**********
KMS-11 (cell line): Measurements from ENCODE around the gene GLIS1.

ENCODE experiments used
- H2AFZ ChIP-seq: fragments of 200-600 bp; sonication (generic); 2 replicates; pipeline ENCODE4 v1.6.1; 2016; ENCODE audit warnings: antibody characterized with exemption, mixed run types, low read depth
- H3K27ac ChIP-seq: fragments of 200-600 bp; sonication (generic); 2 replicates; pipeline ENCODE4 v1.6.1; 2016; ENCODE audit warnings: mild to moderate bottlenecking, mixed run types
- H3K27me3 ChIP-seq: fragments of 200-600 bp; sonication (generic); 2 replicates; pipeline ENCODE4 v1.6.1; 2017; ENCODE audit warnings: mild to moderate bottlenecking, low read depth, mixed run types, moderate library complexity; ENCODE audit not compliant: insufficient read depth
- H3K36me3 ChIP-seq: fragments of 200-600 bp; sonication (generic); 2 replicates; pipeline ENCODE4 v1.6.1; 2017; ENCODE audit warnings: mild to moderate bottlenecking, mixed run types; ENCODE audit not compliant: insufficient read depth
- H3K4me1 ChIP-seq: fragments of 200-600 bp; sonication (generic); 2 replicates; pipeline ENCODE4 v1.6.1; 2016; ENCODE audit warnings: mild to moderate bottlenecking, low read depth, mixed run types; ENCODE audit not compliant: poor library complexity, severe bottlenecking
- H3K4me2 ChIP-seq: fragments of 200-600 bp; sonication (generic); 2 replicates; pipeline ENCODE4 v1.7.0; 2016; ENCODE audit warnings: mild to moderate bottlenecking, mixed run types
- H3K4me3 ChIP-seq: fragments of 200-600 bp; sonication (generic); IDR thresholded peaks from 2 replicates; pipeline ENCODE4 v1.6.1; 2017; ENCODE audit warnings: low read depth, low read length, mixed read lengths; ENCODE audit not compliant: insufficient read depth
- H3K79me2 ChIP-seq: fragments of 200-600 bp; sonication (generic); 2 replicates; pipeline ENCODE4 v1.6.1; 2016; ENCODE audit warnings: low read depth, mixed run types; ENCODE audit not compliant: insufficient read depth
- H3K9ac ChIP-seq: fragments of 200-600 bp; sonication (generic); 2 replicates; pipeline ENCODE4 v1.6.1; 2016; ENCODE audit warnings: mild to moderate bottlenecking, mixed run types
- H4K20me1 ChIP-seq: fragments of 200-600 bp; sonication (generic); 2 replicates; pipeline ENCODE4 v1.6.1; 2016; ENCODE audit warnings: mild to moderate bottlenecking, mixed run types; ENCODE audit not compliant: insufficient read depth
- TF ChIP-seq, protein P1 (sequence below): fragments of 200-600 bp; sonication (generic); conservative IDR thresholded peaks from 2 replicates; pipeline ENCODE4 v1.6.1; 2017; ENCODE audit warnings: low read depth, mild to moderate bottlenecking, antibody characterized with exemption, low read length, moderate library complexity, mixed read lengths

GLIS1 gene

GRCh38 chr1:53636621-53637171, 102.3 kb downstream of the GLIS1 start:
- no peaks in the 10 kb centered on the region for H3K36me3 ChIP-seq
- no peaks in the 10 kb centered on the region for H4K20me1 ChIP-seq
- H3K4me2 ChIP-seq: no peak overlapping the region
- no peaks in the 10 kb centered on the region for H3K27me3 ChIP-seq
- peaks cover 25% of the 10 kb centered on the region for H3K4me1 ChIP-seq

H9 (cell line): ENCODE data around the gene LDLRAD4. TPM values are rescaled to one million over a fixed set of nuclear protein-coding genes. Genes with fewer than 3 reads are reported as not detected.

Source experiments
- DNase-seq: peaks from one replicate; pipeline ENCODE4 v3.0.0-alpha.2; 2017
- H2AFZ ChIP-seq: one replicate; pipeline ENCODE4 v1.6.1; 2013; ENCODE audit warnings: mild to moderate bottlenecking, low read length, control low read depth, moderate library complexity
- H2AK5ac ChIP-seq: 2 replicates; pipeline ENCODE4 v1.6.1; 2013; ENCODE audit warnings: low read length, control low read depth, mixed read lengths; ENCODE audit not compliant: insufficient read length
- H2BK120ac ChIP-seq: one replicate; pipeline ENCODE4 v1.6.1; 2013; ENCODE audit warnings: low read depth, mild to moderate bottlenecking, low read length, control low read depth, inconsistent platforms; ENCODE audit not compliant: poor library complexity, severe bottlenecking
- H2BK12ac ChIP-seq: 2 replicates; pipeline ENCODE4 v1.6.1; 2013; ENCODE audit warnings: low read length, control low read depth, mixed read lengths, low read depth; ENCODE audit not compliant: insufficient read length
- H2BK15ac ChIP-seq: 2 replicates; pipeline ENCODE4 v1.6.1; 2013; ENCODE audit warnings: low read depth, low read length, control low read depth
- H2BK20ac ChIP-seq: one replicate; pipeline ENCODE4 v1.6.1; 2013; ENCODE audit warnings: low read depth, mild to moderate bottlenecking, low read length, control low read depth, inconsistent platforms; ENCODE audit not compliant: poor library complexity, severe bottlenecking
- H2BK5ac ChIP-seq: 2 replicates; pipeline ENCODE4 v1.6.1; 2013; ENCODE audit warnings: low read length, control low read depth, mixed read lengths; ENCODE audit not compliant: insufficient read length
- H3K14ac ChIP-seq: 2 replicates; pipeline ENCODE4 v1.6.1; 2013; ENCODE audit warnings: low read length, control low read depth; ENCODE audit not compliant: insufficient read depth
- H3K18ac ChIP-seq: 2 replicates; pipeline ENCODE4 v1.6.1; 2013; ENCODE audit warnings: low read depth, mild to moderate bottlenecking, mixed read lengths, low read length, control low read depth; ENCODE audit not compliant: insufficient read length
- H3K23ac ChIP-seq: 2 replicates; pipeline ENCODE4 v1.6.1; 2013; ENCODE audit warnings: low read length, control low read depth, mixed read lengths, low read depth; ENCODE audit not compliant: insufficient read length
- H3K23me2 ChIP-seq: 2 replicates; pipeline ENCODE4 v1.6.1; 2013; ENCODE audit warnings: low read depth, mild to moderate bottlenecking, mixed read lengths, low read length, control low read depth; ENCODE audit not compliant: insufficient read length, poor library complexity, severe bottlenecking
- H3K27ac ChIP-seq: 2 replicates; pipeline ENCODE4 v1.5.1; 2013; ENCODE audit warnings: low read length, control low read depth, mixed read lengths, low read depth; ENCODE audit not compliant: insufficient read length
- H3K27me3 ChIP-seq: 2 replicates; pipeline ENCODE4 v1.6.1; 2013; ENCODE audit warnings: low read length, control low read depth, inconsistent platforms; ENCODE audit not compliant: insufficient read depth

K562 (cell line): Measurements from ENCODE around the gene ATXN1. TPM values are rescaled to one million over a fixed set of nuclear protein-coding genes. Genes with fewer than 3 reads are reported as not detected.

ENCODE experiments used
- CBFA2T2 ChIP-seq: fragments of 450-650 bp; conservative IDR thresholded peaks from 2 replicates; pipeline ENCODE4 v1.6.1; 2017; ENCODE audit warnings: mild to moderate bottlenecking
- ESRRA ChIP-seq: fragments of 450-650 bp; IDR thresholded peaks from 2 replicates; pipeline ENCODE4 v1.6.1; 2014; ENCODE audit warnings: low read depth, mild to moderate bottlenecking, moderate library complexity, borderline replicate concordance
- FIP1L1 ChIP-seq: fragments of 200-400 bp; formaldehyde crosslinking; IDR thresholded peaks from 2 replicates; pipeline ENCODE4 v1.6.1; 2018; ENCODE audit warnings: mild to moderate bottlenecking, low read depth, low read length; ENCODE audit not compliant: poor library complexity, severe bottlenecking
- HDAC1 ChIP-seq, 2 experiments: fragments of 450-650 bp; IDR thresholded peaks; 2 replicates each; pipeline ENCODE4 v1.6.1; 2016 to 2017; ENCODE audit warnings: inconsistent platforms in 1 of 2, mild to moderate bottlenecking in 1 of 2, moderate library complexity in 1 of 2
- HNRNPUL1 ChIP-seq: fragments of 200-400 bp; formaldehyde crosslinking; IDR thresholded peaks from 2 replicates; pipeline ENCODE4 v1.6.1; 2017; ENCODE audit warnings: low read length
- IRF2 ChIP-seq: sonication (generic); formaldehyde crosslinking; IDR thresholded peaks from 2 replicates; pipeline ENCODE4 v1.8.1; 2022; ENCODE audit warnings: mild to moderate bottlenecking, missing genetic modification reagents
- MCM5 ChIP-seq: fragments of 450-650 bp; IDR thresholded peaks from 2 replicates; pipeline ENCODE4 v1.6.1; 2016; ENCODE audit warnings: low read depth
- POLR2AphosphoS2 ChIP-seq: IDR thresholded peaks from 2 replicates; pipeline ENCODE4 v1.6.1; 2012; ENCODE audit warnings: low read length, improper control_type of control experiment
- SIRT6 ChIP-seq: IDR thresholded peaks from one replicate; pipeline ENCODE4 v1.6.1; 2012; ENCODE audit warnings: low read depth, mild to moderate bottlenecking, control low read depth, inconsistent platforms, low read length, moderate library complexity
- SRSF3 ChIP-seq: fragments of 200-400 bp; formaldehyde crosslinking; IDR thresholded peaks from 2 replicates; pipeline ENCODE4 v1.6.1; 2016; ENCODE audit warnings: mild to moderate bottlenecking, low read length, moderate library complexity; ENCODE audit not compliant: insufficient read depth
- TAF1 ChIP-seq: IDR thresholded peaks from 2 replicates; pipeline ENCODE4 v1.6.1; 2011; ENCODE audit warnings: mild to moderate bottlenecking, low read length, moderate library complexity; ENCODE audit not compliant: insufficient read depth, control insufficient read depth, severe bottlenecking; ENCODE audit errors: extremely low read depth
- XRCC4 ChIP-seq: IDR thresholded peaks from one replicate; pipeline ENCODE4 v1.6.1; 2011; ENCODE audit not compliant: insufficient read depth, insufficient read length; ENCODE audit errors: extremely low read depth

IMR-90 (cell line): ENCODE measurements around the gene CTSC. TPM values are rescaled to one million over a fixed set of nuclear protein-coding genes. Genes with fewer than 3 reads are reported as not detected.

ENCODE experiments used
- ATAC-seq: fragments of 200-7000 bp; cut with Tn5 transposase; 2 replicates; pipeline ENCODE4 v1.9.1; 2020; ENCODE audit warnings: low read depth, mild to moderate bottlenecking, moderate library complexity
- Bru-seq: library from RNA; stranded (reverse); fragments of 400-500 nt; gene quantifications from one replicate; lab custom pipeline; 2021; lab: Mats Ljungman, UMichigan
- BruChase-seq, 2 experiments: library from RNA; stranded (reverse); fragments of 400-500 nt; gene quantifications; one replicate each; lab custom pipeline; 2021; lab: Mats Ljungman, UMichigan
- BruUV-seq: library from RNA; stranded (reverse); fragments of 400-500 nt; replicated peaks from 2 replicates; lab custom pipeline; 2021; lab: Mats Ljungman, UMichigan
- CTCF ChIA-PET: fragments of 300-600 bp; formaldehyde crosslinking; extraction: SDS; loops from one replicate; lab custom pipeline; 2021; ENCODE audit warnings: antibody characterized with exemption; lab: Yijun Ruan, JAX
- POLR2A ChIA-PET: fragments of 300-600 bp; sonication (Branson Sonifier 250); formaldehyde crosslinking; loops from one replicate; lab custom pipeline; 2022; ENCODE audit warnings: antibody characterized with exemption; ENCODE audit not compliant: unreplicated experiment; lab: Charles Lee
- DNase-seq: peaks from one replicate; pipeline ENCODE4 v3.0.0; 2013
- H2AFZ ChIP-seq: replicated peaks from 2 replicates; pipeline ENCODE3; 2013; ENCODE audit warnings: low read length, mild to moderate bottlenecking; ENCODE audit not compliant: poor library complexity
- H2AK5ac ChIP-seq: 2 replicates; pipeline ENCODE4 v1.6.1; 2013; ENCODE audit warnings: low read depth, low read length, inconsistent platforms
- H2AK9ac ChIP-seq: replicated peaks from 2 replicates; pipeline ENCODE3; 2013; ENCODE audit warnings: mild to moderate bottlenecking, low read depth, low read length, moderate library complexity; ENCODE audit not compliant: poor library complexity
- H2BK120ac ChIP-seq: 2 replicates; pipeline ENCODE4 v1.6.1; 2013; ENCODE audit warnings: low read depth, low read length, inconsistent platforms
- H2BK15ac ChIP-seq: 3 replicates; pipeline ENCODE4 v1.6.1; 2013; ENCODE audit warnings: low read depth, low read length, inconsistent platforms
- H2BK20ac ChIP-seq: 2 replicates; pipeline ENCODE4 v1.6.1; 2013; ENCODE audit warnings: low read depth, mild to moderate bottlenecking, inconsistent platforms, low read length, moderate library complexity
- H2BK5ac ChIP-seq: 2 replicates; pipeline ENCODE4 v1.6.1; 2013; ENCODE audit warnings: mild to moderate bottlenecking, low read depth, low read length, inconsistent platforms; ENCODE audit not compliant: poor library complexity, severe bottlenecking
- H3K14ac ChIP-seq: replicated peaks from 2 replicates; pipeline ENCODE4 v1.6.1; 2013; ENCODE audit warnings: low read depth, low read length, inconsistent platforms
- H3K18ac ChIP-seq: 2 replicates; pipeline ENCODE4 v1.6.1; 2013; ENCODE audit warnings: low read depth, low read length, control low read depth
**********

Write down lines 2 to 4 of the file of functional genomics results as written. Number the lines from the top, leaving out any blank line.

ENCODE experiments used
- H2AFZ ChIP-seq: fragments of 200-600 bp; sonication (generic); 2 replicates; pipeline ENCODE4 v1.6.1; 2016; ENCODE audit warnings: antibody characterized with exemption, mixed run types, low read depth
- H3K27ac ChIP-seq: fragments of 200-600 bp; sonication (generic); 2 replicates; pipeline ENCODE4 v1.6.1; 2016; ENCODE audit warnings: mild to moderate bottlenecking, mixed run types